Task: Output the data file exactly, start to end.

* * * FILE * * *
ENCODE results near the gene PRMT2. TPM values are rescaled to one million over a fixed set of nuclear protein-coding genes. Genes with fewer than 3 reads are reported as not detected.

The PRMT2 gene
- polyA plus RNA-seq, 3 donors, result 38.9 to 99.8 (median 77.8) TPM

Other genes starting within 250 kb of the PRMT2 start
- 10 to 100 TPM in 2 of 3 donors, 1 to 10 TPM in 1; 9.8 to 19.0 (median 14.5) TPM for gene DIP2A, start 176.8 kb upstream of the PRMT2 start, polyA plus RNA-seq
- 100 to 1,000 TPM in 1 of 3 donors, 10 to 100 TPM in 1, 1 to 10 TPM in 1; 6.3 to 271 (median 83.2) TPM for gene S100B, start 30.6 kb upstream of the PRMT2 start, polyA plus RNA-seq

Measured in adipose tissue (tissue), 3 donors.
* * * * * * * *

ENCODE results near the gene PRMT2. TPM values are rescaled to one million over a fixed set of nuclear protein-coding genes. Genes with fewer than 3 reads are reported as not detected.

The PRMT2 gene
- polyA plus RNA-seq, 3 donors, result 38.9 to 99.8 (median 77.8) TPM

Other genes starting within 250 kb of the PRMT2 start
- 10 to 100 TPM in 2 of 3 donors, 1 to 10 TPM in 1; 9.8 to 19.0 (median 14.5) TPM for gene DIP2A, start 176.8 kb upstream of the PRMT2 start, polyA plus RNA-seq
- 100 to 1,000 TPM in 1 of 3 donors, 10 to 100 TPM in 1, 1 to 10 TPM in 1; 6.3 to 271 (median 83.2) TPM for gene S100B, start 30.6 kb upstream of the PRMT2 start, polyA plus RNA-seq

Measured in adipose tissue (tissue), 3 donors.